Advocate is delighted to announce that three new trustees are joining the board following an open process earlier this year. Pro Bono Week provides the perfect opportunity to introduce them and the ideas that they are bringing to the table.  Meet them here:

Conall Patton QC
Conall Patton QC

Please tell us a little about your background

I grew up in a Gaelic-speaking family in Northern Ireland. I am State educated and the first in my family to enter the law. Following university, I undertook pupillage at One Essex Court, a leading commercial set, where I practise commercial and competition litigation and arbitration. I took Silk earlier this year.

I am Co-Treasurer of FreeBar, an LGBT+ network. I also act as a Social Mobility Foundation mentor to sixth-formers from economically disadvantaged backgrounds.

Why did you want to become an Advocate Trustee?

I am a longstanding supporter and admirer of Advocate's important work in enabling barristers to provide free legal advice and representation to those unable to afford it. Pro bono cases have been among my most rewarding professional experiences. For example, in 2015, I acted at trial for an individual whose family home was in jeopardy. Following cross-examination, the other side's case was in tatters and they settled, on terms which included a £10,000 pro bono costs in favour of the Access to Justice Foundation. The assistance provided by Advocate made a genuinely life-changing difference to the client. I am also a case-reviewer for Advocate, seeking to ensure that our resources are devoted to the most suitable cases.

What do you think you can you bring to the role of Trustee?

Advocate has earned deep and widespread support and loyalty from across the Bar. I hope to be able to contribute to discussion at Board level as to how Advocate's work can be further strengthened. I am keen to explore whether there is more that can be done to promote the more widespread use of pro bono costs awards. I also believe there may be further ways to harness the interest that undoubtedly exists at the Commercial Bar in doing pro bono work, bearing in mind that pure commercial law cases are likely to remain a relatively small proportion of Advocate’s case-load.

Eleanor Holland

Eleanor HollandPlease tell us a little about your background

I grew up in Cardiff and read Law with German at Jesus College, Oxford. I am a barrister and mediator with a broad commercial Chancery practice at 4 Stone Buildings and was called to the Bar in 2010.

I have been involved in pro bono projects since I was at university and interested in access to justice for even longer (one highlight being working in a prison in Cape Town, including on a restorative justice project). Pro bono and access to justice have been an intrinsic part of my professional journey – they are fundamental to my identity as a barrister.

Currently, I am co-ordinator of PILARS (the Personal Insolvency Litigation Advice and Representation Scheme) and sit on the Bar Council Pro Bono and Social Responsibility Committee and the Chancery Bar Association Pro Bono and Equality and Diversity Sub-Committees. I was part of the team that set up CLIPS (the Chancery Bar Litigant in Person Support Scheme), and was the founding Chair of the Junior Chancery Bar.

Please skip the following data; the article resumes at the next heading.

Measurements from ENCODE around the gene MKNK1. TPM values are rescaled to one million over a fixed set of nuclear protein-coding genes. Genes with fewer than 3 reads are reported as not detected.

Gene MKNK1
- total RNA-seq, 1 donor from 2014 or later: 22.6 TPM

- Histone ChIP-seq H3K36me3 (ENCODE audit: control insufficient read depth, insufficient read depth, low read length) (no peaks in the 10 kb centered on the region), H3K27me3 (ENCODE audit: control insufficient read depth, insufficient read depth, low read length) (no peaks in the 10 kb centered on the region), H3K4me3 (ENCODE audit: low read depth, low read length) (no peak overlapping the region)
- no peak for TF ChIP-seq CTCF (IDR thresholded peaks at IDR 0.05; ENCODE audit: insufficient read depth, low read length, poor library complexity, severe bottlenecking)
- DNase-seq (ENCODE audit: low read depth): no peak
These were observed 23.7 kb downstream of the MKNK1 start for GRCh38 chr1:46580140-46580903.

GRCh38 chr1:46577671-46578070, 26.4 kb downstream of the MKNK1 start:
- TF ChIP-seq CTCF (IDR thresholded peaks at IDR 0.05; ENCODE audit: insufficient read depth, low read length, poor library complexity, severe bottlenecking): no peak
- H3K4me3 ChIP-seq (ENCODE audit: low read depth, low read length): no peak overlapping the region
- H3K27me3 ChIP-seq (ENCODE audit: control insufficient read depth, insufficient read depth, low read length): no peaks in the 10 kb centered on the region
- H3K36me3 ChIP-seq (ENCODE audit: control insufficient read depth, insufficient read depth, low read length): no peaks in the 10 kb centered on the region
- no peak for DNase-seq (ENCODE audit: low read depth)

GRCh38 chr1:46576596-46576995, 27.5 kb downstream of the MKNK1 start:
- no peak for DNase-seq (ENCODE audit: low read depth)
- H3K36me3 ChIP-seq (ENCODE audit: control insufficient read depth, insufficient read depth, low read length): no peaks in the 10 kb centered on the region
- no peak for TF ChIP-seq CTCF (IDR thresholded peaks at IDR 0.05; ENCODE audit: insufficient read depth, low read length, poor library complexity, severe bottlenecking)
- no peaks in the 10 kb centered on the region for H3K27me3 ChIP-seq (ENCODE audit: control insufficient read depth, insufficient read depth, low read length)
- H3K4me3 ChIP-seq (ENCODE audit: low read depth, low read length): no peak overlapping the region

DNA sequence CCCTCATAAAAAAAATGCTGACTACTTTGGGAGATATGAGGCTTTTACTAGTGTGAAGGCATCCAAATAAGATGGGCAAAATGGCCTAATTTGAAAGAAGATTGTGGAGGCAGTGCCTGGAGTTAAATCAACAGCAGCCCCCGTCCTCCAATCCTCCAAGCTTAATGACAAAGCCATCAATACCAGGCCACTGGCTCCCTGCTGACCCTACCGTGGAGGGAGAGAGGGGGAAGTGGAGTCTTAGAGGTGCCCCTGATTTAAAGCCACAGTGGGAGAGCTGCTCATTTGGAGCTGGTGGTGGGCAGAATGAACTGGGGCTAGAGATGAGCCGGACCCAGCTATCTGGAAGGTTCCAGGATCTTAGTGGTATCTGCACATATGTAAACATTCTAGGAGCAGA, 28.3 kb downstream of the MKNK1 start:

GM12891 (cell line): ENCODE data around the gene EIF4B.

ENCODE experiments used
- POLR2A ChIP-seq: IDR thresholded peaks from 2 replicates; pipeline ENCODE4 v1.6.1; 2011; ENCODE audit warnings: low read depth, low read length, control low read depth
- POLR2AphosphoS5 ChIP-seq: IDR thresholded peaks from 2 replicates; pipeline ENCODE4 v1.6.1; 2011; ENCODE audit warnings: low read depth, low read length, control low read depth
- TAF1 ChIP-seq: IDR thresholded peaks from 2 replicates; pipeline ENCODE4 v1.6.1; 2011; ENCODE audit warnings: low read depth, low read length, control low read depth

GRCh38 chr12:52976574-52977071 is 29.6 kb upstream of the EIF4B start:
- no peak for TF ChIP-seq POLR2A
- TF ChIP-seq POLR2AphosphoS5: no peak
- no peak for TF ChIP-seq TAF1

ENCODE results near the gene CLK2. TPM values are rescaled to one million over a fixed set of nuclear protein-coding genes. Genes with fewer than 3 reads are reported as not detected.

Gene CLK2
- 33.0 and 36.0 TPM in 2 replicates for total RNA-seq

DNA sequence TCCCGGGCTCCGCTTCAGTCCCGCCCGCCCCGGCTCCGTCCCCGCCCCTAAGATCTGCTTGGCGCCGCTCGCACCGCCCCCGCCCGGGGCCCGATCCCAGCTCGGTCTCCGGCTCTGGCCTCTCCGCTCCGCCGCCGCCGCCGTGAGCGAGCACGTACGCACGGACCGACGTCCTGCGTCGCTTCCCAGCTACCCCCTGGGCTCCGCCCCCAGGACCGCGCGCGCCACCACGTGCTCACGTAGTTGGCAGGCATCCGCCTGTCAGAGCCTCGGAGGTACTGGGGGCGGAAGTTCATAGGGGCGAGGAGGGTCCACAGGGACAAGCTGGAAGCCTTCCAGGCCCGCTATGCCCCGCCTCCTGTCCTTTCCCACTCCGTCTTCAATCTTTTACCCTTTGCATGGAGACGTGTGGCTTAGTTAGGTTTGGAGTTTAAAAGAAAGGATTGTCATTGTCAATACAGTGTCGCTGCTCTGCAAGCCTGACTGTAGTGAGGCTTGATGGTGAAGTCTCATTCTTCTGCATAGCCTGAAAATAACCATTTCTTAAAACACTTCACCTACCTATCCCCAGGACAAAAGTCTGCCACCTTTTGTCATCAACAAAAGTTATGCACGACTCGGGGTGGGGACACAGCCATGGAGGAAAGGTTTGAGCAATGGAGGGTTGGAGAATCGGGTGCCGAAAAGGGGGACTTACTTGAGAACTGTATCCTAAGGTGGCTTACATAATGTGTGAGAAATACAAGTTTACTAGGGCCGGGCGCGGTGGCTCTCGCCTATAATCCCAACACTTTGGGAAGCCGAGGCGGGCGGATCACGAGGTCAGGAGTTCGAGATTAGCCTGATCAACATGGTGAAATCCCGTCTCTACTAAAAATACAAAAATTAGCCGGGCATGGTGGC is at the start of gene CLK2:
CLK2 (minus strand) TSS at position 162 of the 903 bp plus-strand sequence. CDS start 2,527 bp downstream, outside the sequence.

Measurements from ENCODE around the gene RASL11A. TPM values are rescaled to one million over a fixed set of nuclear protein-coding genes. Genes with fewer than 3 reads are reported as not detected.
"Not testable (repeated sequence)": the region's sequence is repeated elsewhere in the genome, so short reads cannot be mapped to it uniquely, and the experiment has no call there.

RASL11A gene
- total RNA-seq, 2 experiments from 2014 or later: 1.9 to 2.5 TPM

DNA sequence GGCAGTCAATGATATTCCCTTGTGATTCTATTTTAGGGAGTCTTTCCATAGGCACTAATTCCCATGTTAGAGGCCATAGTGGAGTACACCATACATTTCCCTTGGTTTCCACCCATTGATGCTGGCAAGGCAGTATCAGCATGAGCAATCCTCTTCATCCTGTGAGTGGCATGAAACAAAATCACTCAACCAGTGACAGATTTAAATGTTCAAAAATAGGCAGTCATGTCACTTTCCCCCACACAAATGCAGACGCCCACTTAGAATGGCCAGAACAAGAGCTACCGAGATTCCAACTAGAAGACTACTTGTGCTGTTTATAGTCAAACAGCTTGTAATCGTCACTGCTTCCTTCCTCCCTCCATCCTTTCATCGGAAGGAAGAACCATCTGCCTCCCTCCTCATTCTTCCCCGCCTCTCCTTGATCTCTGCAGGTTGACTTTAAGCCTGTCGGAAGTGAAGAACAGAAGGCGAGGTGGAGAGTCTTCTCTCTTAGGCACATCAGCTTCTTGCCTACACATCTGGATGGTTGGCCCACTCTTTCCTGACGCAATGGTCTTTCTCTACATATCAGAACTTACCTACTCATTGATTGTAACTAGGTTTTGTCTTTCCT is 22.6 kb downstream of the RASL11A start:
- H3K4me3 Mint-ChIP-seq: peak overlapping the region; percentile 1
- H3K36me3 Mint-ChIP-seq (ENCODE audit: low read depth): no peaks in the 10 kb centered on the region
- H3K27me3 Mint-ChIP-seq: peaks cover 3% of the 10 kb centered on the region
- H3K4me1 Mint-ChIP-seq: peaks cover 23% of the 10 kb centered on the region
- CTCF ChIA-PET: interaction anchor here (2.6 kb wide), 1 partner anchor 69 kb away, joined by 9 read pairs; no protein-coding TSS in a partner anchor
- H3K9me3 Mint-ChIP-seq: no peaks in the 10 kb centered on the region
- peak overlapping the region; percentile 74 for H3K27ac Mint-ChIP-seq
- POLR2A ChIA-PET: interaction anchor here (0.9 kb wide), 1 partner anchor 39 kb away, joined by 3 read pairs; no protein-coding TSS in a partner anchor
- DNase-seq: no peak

Why did you want to become an Advocate Trustee?

Advocate plays a vital and central role in the Bar’s efforts to promote access to justice. I have been privileged to work with Advocate in various ways and on various projects over the years, and I am excited now to become part of the team itself.

What do you think you can you bring to the role of Trustee?

I aim to bring creativity, care and energy, and to make the most of the good relationships I have with others across the relevant landscape, in order to help Advocate move forward – not least, on questions of getting assistance to those who need it, honing the service, promoting diversity and inclusion, and supporting Advocate’s super staff.

Theo Huckle QC

Theo Huckle QCPlease tell us a little about your background

I grew up in the UNESCO World Heritage Site of Blaenavon in (original) Monmouthshire and was the first in my family to attend university. I graduated from Jesus College, Cambridge, having been on a full grant throughout my studies and returned after Bar School to undertake LLM.

I was a Wales & Chester Circuit Officer, and a long term member of the Bar Council, and am now Vice Chair of its “Wellbeing At The Bar Working Group”, due to take up the Chair from January 2021. I took silk in 2011 and am a leader in the Clinical Negligence and Personal Injury Team at Doughty Street.  During 2011-2016 I was Counsel General for Wales, law officer and a statutory ex officio member of the Welsh Government.

Why did you want to become an Advocate Trustee?

I have (pretty much) always been a supporter and panel member of the Bar Pro Bono Unit/Advocate - I was in the middle of my 20 years on the Bar Council when we set up Bar Pro Bono (now Advocate), and worked closely with Peter Goldsmith (Advocate’s founder) at that time. Since I have moved my practice base to London, it is a delight now to be able to contribute in a "macro” way as well as at the individual case (“micro”) level.

What do you think you can you bring to the role of Trustee?

I have a lot of recent board experience in voluntary roles and am also a Speaker for Speakers4Schools, aiming to raise aspiration amongst students in the state sector. I think of myself as an analyst, and providing “challenge” comes very naturally to me, though of course in acting as a trustee it must be in a constructive way to produce the best organisation we can make to provide, in Advocate’s case, the vital support and help for those - often amongst our most vulnerable citizens - who cannot otherwise access justice and uphold their rights.